Why Democrats might need to play dirty to win

Neither the commission nor the legislature can begin its work in earnest until the Census Bureau releases data from the 2020 count, which was hampered by the pandemic. New York is expected to lose at least one of its 27 House seats, possibly two. Democrats would want to ensure that both seats come from the Republican delegation, which currently has eight members. That effort became easier last week when Republican Representative Tom Reed, who had been accused of groping a 25-year-old lobbyist, announced that he would not seek reelection. Legislators could merge Reed’s district with another GOP-leaning seat and create a Democratic-leaning district elsewhere.

Democrats could also pack more upstate Republicans into Representative Elise Stefanik’s geographically enormous district in New York’s North Country, making the Republicans in neighboring districts, Representatives Claudia Tenney or John Katko, more vulnerable. In New York City, Democrats could target the lone congressional seat held by a Republican, Representative Nicole Malliotakis of Staten Island, by adding to the district more liberal areas of Manhattan or Brooklyn. And on Long Island, an aggressive redistricting map could threaten Representative Lee Zeldin, a Republican who has already announced he’s exploring a run for governor next year.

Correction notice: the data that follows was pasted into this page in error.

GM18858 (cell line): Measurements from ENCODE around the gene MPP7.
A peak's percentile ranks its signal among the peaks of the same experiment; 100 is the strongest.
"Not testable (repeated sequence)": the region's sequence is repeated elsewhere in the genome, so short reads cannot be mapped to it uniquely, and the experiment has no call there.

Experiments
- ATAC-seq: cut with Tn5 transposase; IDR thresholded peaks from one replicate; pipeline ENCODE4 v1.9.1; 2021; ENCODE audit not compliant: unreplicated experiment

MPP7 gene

For national Democratic leaders—who include New York Representatives Sean Patrick Maloney, the chair of the DCCC, and Hakeem Jeffries, the chair of the House Democratic Caucus—the overriding objective is to have state lawmakers secure every seat they can and preserve the party’s majority in the House. But Democratic members of the New York delegation undoubtedly will have their own political concerns: They may be reluctant to give up certain loyal constituencies or take on more Republican voters that would force them to campaign harder for reelection.

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